Relations between the US and the World Anti-Doping Agency (WADA) have drastically deteriorated after the body confronted US demands to make reforms and vowed to impose sanctions if America withdraws funding.

The row erupted in June, after the White House’s Office of National Drug Control Policy (ONDCP) presented a report to the US Congress which claimed that WADA needed immediate changes and reorganization.

READ MORE: ‘The consequences could be severe’: American athletes may be barred from Olympics after US threatens to withhold WADA cash

The US threatened to quit funding the body if not given greater representation in the anti-doping organization, along with a “proportionate voice in decision-making.”

Reacting to the demands, WADA president Witold Banka said that the threats could lead to the country’s expulsion from international sporting events, including the Olympic Games, which are guided by the anti-doping watchdog.

The tensions, which subsided somewhat over the past months, rekindled on Thursday during a virtual Foundation Board meeting, with WADA announcing it had prepared two budgets for 2021 – one with the US funding and one without it.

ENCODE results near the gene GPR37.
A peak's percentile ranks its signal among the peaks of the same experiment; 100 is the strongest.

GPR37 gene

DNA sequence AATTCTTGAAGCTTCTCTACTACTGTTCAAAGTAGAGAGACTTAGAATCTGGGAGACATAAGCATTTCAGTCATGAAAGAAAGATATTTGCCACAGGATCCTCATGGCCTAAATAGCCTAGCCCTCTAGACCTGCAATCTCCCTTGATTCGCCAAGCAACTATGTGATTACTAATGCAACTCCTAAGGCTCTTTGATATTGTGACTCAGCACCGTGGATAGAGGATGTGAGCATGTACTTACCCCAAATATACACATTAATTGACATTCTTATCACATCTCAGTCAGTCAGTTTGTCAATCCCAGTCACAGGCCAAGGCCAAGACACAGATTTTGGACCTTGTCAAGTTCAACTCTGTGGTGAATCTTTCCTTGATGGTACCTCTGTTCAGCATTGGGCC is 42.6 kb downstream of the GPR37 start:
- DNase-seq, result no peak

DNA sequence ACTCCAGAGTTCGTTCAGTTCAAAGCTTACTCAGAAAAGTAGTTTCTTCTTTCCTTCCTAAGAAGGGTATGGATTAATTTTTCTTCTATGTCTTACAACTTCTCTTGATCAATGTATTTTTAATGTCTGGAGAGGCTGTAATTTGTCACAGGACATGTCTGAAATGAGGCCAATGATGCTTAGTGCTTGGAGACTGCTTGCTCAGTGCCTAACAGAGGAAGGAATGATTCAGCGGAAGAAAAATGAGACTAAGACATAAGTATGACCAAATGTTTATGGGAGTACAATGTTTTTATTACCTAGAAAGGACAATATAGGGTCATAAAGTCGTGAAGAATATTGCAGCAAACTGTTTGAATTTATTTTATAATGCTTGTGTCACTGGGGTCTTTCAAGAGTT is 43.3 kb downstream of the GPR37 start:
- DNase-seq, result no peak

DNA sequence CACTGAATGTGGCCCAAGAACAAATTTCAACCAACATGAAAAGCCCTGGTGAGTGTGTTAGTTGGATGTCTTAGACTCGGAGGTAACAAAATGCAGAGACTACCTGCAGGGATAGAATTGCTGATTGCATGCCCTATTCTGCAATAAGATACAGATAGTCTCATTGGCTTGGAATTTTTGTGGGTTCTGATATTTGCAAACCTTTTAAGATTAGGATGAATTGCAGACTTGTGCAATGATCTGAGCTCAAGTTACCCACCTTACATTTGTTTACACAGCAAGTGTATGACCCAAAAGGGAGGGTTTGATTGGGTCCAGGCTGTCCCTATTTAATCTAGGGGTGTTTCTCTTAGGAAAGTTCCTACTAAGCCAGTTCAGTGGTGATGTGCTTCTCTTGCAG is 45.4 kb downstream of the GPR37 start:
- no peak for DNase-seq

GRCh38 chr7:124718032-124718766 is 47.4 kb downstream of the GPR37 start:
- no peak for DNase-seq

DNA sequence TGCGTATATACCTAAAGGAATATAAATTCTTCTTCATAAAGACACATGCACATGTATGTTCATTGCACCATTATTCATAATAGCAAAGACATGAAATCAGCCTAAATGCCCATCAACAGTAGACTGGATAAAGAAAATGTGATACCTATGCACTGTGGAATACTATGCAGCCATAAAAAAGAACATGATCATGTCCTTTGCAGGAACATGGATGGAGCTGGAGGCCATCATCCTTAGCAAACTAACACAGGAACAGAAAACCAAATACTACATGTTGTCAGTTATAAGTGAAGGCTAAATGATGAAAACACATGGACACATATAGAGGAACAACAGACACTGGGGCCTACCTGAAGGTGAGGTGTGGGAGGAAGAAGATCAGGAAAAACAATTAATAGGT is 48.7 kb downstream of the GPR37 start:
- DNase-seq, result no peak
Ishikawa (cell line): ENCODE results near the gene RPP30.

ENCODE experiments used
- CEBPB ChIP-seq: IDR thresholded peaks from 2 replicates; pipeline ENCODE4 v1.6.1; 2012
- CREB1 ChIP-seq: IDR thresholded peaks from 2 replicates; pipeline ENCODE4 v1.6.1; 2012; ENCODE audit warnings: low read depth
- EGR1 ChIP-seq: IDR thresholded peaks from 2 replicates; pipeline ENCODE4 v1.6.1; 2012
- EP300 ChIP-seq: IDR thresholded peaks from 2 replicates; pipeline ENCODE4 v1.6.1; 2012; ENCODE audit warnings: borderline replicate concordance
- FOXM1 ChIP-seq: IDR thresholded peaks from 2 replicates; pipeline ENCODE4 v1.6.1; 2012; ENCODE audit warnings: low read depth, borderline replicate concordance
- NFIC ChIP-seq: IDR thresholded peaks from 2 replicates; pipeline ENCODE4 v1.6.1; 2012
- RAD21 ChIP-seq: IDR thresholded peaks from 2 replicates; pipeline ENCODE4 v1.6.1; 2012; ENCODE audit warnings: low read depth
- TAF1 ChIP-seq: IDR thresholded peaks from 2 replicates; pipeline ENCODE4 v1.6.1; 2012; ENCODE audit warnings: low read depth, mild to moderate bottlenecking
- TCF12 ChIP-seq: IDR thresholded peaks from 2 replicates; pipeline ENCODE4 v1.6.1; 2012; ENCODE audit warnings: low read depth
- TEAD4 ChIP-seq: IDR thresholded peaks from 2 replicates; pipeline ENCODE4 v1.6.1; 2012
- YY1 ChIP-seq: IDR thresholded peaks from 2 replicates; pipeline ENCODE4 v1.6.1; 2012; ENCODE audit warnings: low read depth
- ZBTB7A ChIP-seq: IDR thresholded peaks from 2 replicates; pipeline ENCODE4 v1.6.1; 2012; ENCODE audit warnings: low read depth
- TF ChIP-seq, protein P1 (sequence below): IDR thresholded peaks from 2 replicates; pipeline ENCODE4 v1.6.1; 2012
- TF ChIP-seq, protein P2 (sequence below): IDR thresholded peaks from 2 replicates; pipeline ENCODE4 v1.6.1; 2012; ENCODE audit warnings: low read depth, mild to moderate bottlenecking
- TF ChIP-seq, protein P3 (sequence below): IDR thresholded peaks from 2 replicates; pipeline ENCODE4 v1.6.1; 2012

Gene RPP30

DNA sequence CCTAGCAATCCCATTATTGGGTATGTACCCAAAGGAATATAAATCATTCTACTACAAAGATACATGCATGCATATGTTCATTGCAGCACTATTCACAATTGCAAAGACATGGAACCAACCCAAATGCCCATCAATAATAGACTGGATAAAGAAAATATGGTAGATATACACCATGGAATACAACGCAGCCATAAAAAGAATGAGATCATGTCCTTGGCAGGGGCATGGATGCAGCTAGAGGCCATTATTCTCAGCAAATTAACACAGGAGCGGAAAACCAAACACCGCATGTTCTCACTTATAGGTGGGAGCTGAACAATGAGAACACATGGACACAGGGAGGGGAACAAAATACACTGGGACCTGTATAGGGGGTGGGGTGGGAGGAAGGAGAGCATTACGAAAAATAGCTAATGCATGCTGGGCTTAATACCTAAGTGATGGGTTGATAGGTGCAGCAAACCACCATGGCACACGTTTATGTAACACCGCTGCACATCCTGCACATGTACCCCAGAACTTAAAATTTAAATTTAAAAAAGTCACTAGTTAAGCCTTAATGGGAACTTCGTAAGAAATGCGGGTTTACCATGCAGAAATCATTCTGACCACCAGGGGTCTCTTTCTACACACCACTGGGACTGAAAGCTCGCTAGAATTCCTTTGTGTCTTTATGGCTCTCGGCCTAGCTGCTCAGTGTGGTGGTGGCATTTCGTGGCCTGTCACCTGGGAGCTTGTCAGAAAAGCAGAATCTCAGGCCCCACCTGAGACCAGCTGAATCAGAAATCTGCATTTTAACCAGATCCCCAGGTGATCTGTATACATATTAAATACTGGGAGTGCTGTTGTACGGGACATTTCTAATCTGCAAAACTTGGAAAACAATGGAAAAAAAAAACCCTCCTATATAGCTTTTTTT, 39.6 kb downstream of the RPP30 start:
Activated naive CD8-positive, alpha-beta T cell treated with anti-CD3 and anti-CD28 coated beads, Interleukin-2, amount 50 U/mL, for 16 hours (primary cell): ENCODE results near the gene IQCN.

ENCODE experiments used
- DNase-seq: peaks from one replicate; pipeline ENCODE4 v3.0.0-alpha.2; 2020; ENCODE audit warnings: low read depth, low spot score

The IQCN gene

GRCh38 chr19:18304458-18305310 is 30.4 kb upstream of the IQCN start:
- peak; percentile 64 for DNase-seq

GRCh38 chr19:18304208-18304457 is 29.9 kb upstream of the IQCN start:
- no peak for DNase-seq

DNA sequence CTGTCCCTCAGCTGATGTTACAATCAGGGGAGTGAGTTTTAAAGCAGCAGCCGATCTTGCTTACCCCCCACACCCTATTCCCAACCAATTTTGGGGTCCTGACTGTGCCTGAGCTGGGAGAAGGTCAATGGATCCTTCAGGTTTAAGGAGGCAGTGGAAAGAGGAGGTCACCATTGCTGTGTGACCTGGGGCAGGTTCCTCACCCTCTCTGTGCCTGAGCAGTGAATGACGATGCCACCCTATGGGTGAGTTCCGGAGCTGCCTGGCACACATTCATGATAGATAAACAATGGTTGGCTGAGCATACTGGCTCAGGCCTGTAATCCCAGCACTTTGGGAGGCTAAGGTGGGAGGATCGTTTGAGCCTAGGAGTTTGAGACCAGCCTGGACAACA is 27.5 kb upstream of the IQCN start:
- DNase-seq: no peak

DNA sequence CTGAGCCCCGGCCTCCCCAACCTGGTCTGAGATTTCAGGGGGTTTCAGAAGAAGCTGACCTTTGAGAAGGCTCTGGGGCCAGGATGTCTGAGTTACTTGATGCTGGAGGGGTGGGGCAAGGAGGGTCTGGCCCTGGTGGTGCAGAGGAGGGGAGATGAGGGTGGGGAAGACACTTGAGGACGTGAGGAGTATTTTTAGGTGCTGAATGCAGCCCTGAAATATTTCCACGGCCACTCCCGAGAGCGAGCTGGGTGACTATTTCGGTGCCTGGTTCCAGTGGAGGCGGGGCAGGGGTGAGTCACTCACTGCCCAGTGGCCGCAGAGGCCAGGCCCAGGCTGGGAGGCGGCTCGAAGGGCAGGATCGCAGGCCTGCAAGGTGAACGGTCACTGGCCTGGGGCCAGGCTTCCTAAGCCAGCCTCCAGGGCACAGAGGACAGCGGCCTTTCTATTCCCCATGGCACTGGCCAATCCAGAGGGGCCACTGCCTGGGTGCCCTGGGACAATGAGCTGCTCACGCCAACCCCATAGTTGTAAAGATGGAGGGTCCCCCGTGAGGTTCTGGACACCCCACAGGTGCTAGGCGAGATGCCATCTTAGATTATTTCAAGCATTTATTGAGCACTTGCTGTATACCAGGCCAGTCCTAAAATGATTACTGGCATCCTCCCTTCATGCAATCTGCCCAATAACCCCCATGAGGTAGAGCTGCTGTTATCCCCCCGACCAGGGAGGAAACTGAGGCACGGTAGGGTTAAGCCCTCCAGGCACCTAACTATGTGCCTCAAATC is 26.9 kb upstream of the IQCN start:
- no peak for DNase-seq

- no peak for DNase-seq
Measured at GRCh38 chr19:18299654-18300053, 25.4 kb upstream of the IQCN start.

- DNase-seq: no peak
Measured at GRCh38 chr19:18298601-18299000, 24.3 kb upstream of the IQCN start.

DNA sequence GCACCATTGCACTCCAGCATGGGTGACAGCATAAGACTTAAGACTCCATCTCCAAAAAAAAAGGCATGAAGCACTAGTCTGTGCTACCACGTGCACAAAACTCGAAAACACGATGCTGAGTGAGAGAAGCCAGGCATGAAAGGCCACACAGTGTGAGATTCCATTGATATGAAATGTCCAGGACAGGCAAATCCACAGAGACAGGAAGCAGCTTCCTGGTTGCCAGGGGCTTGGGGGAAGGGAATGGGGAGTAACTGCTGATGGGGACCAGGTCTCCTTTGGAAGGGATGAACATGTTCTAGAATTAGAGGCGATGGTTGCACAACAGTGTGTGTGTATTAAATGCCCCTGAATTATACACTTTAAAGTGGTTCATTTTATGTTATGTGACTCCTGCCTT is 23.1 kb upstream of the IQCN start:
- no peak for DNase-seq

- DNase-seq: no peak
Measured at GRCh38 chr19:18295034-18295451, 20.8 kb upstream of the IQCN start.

The WADA Executive Committee and Foundation Board also discussed possible sanctions to member countries for unilaterally withdrawing agreed funding, something that the US saw as a “personal attack on the country.”

The United States strongly opposes any attempt to amend the Code to penalize public authorities that decide to withdraw funds from WADA,” ONDCP spokesperson Anthony Jones told the Foundation Board.

We see it as a personal attack on the United States and it would be contrary to WADA’s stated desire to improve relationships with the United States government. The WADA 2021 Code has not even come into effect yet, yet WADA is seeking to revise the Code to single out the United States government.

We view this as an affront to the sovereignty of the law of public authorities and it would undermine the legitimate authority of governments to independently evaluate whether to spend public funds,” he added.

WADA also voiced concerns about implementation of the Rodchenkov Act, which will make doping in international sports a criminal offense, saying that it will not be applied to US professional leagues.

The major leagues and college sports the majority of US athletes around 80 to 90% are outside the WADA regulatory regime and anti-doping Code requirements,” Banka said.

“I am concerned these athletes will not be covered by the Rodchenkov Act that was made possible by an initial amendment to the bill.”